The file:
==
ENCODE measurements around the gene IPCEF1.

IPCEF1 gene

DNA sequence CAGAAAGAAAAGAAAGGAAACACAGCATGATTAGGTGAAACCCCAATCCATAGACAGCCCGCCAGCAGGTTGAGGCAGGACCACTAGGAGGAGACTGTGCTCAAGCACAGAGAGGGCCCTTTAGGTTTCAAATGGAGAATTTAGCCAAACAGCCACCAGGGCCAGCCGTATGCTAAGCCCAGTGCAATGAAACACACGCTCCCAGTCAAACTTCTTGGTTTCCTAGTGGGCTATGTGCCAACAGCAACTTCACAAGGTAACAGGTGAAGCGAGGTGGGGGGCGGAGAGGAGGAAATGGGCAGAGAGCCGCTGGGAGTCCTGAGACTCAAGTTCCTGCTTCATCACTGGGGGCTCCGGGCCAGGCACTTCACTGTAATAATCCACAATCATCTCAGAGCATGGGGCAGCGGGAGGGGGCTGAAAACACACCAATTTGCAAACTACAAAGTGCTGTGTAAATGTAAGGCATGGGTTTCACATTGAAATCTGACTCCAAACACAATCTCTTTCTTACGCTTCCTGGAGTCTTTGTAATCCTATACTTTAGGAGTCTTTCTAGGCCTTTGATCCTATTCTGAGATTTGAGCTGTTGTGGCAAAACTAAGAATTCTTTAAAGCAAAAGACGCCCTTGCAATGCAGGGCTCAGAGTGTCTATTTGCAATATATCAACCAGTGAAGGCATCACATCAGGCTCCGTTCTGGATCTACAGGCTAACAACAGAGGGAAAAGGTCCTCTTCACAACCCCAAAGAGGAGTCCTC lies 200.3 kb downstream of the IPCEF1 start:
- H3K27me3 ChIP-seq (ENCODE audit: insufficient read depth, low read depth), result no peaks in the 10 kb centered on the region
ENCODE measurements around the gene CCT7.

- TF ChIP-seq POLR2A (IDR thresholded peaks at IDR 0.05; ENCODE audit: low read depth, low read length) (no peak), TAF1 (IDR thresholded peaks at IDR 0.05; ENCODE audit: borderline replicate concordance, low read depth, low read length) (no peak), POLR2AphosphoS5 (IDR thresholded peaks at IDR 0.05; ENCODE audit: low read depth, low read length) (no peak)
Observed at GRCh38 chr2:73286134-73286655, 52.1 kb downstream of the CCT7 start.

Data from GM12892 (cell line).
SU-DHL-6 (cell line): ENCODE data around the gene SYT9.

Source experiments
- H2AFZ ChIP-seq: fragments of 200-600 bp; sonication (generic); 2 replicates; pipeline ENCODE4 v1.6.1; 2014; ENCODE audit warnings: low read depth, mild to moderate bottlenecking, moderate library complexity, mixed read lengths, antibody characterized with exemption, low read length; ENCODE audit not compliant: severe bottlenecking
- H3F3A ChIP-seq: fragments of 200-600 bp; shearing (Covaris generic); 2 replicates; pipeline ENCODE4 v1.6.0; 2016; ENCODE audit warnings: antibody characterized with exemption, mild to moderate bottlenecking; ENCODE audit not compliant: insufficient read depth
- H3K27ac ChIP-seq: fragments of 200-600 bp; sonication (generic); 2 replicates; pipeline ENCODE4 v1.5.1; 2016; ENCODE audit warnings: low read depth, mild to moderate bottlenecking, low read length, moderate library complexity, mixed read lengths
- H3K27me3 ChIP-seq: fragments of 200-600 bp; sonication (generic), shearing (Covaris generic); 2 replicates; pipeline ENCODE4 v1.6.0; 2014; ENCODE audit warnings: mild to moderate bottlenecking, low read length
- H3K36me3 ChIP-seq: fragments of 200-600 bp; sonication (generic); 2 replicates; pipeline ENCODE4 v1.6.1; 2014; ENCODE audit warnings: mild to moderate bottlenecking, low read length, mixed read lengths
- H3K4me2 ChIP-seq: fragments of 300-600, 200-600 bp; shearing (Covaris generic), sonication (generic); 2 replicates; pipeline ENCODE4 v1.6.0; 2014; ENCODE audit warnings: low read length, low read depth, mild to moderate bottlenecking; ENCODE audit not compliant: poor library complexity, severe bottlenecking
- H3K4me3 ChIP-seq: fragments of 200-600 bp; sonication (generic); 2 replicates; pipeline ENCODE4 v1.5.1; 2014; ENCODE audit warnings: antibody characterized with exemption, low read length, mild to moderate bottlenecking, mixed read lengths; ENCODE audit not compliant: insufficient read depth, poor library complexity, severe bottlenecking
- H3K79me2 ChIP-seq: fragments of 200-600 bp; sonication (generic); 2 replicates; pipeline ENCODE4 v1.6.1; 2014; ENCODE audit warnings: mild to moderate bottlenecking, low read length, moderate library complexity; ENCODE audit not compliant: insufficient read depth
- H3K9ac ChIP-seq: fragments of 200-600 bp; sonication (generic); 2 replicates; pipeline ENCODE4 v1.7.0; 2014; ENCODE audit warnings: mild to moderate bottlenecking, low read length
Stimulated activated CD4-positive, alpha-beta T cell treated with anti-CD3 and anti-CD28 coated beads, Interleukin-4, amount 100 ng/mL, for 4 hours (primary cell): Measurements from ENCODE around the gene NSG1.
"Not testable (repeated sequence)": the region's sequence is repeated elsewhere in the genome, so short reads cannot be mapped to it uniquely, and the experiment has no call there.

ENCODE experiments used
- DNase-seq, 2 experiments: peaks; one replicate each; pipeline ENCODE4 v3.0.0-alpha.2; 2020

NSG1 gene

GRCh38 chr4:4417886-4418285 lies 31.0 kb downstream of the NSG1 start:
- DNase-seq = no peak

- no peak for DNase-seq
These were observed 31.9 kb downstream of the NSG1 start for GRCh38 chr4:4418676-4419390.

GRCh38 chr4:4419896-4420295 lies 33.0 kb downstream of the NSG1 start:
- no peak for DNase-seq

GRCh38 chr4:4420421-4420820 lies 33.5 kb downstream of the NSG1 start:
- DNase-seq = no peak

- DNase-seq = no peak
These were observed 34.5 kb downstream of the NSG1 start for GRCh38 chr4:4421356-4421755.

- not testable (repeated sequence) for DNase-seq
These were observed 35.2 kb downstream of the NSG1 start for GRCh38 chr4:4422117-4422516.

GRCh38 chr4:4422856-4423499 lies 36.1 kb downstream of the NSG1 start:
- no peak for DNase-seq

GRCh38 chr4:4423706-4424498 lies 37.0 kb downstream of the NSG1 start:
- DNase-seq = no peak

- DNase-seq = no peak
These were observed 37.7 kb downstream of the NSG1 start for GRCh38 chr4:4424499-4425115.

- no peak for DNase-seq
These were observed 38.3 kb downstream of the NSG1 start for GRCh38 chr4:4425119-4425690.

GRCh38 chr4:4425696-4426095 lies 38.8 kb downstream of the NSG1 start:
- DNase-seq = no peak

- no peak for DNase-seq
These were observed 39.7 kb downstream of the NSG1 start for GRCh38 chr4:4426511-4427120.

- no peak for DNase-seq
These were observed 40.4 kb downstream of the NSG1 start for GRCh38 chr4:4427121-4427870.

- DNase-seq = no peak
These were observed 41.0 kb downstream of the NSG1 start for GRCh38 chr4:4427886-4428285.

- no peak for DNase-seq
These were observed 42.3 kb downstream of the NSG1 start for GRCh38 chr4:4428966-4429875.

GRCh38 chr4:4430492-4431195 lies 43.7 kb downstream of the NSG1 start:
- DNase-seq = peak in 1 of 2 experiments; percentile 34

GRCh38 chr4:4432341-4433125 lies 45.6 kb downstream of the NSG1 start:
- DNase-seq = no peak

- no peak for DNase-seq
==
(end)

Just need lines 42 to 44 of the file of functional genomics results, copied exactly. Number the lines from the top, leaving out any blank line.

These were observed 37.7 kb downstream of the NSG1 start for GRCh38 chr4:4424499-4425115.

- no peak for DNase-seq
These were observed 38.3 kb downstream of the NSG1 start for GRCh38 chr4:4425119-4425690.